Cop Land (Blu-ray)
In 1997 nobody thought Sylvester Stallone could act. Aside from ROCKY, he was basically a one trick pony – action flicks (TANGO AND CASH), action flicks (RAMBO), and more action flicks (DEMOLITION MAN). Nobody (himself included) thought that he could do anything different… and then came COP LAND. Robert Patrick, who had a breakout role playing the liquid metal morphing T-1000 in TERMINATOR 2: JUDGMENT DAY, hadn’t really gotten to play anything else in the years since… and then came COP LAND. First time feature director James Mangold (WALK THE LINE) makes a Scorsese-esque morality tale and gives new life to the careers of Stallone and Patrick, in addition to creating one of the finest dramatic films ever made.
COP LAND is the story of the small town of Garrison, New Jersey. Located just outside of New York City, Garrison is home to many (maybe crooked?) NYC Police Officers. The local Sheriff, Freddy Heflin (Stallone), always wanted to join the NYPD, but hasn’t been accepted due to being deaf in one ear (he lost his hearing saving someone’s life). He feels like he is accepted by the cops, but really they walk all over him. Freddy has allowed things to get out of control, though, and now the cops are bringing their inner city issues home with them.
Ray Donlon (Harvey Keitel) is the leader of this group of cops in Garrison. He’s dirty, a cop linked to the murder of other officers and who’s being investigated by Internal Affairs Officer Moe Tilden (Robert De Niro) because of a series of mysterious coincidences, i.e. shootings, accusations of mob ties, drugs, and more. The most recent incident involved Ray’s nephew Murray (Michael Rapaport), nicknamed “Superboy” for saving several children from a NYC fire. While driving under the influence, Murray is involved in an officer-involved shooting which results in the deaths of two young men. When it appears that he is at fault, Ray helps to engineer his disappearance, and we’re set into motion. From here we go on a journey with Freddy where he has to leave his comfort zone, ultimately challenging his own beliefs to confront the people he cares about.
This transformation of Freddy is what makes the movie shine. Watching Stallone play a shy, introverted sheriff without hearing in one ear sounds like a bad after-school special, but Mangold saw the talent and trusted that it would work. Stallone delivers a performance for the ages; easily the best performance in the film despite being on screen with heavyweights from beginning to end. He is incredible as Freddy slowly decides to stand up for what is right in the face of all his ‘friends’, despite the danger it may present. Right beside him with another powerful performance is Ray Liotta as officer Gary Figgis (nicknamed Figgsy). Liotta’s coke addicted police officer who cares desperately for Freddy is one of those characters who you can’t help but love, even though you know he’s done terrible things in his time. Keitel and Liotta are especially good together throughout the film, and Patrick shows his chops as well.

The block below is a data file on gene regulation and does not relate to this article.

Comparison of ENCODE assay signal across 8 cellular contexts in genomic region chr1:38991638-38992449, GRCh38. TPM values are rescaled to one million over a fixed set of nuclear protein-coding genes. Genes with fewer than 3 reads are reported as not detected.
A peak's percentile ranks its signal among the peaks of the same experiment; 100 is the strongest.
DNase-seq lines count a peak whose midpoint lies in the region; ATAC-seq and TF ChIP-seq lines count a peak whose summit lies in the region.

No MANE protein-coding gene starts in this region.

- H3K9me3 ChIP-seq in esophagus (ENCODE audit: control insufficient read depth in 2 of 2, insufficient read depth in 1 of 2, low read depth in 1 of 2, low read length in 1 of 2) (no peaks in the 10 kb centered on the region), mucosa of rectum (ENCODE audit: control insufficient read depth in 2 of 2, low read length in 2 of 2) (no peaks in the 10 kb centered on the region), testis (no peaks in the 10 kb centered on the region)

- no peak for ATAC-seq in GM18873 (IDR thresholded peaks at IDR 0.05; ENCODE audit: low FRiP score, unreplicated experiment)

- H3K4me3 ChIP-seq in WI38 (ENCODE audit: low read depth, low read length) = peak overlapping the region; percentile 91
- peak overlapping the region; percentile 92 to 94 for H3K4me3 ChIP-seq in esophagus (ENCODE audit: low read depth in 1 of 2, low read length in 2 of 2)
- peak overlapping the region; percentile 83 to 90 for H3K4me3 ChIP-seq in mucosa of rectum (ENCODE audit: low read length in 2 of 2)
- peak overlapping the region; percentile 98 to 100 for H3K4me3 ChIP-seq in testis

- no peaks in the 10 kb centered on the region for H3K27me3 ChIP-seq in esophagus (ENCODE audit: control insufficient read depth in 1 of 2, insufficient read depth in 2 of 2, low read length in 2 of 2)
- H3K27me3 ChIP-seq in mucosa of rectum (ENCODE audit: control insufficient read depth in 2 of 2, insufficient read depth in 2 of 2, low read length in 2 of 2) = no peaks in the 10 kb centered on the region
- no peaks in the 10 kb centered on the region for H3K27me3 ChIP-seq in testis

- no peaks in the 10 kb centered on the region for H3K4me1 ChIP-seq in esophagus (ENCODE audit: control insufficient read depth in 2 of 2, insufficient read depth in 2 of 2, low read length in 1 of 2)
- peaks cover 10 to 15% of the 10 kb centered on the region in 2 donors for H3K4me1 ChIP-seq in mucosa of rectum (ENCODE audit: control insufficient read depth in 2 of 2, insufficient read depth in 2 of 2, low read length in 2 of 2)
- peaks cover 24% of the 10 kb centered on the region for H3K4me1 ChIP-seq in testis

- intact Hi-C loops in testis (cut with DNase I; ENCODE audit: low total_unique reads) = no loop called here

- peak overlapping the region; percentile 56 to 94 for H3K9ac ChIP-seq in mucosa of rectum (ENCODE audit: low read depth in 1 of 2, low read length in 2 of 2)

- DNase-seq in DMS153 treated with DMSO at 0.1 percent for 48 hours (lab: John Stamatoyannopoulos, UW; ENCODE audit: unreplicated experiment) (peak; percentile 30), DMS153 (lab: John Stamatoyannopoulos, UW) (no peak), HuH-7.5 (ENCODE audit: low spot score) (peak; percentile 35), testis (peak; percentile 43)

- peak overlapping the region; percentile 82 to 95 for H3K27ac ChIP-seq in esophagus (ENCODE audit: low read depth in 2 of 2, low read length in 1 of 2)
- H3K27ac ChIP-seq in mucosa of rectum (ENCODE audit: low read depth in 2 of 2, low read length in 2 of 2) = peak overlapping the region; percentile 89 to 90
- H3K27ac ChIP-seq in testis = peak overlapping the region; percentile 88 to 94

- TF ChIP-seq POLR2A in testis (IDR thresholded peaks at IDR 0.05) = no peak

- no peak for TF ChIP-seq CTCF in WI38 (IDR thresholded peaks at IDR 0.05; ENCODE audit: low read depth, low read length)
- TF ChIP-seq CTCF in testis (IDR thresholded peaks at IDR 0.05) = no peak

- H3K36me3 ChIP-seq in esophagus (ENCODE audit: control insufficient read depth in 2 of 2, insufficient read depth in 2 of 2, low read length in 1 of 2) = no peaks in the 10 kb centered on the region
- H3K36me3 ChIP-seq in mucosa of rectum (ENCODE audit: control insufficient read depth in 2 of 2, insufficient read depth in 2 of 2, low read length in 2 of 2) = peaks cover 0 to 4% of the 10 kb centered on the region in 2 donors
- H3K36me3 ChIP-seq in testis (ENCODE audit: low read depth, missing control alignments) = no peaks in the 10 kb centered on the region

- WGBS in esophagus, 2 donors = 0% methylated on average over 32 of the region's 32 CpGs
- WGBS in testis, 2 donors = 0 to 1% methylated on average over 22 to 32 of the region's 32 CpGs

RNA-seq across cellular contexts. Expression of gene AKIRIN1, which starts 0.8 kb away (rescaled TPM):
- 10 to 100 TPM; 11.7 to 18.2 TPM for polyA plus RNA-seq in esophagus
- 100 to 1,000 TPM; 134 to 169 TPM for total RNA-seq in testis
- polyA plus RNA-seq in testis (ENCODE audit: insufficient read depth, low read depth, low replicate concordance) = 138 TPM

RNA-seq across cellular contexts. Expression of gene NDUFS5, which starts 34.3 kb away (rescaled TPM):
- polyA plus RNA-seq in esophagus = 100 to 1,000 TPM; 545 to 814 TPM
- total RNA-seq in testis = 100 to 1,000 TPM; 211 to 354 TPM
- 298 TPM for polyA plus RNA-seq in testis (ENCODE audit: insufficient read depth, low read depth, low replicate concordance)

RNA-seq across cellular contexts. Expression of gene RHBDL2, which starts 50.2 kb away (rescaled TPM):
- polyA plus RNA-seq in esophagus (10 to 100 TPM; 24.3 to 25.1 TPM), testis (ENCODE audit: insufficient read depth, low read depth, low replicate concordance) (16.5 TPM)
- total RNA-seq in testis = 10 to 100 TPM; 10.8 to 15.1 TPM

COP LAND is the kind of drama that comes around once every few years, but you’ll rarely see one done better than here. In addition to great casting the script is phenomenal. From scene to scene, everything moves like a freight train, picking up momentum until finally it cannot be stopped without a violent disruptive force. COP LAND is, quite simply, a tour de force from beginning to end. Grab it. Watch it. Enjoy it. You’re welcome.
Video: (1080p, 1.85:1 Widescreen) A nice presentation of a great film. The colors pop and are muted when appropriately. The Blu-ray transfer is clean and looks like it was shot yesterday.
Audio: (English DTS-HD Master Audio 5.1) The picture is accompanied by some great sound that really makes you feel like you are right there with Freddy. Especially nice is the sound mixing in the final moments.
Audio Commentary with Writer/Director James Mangold, Actors Sylvester Stallone and Robert Patrick, and Producer Cathy Konrad: This is a decent commentary, but it’s primarily a love-fest. The best parts are at the start of the movie, when they talk about some of the acting choices and how difficult it was to cast (even though actors were clamoring for the film). Midway through the film the commentary suffers a bit as they all get drawn into re-watching the film, which is fine except for the pauses that get longer and longer. Not a must.
Cop Land: The Making of an Urban Western (14:21) A standard definition featurette from the DVD release. This one is interesting primarily for writer/director Mangold’s discussions of how this film is similar to a western… it’s not something that I thought of while I watched and it adds some interesting layers to the film.
Storyboard Comparison (01:59) A short side-by-side comparison of one of the scenes from the movie. Pretty cool how they put it together. It’s very technical but short enough that anyone who enjoyed the movie could have fun watching it.
Deleted Scenes: Two scenes available with or without commentary. The scene Car Chase (03:14) was cut for pacing. Profile (01:39) is a short scene that was cut because they felt it was redundant. Interestingly, both of these scenes provided just a touch more detail that would have been nice.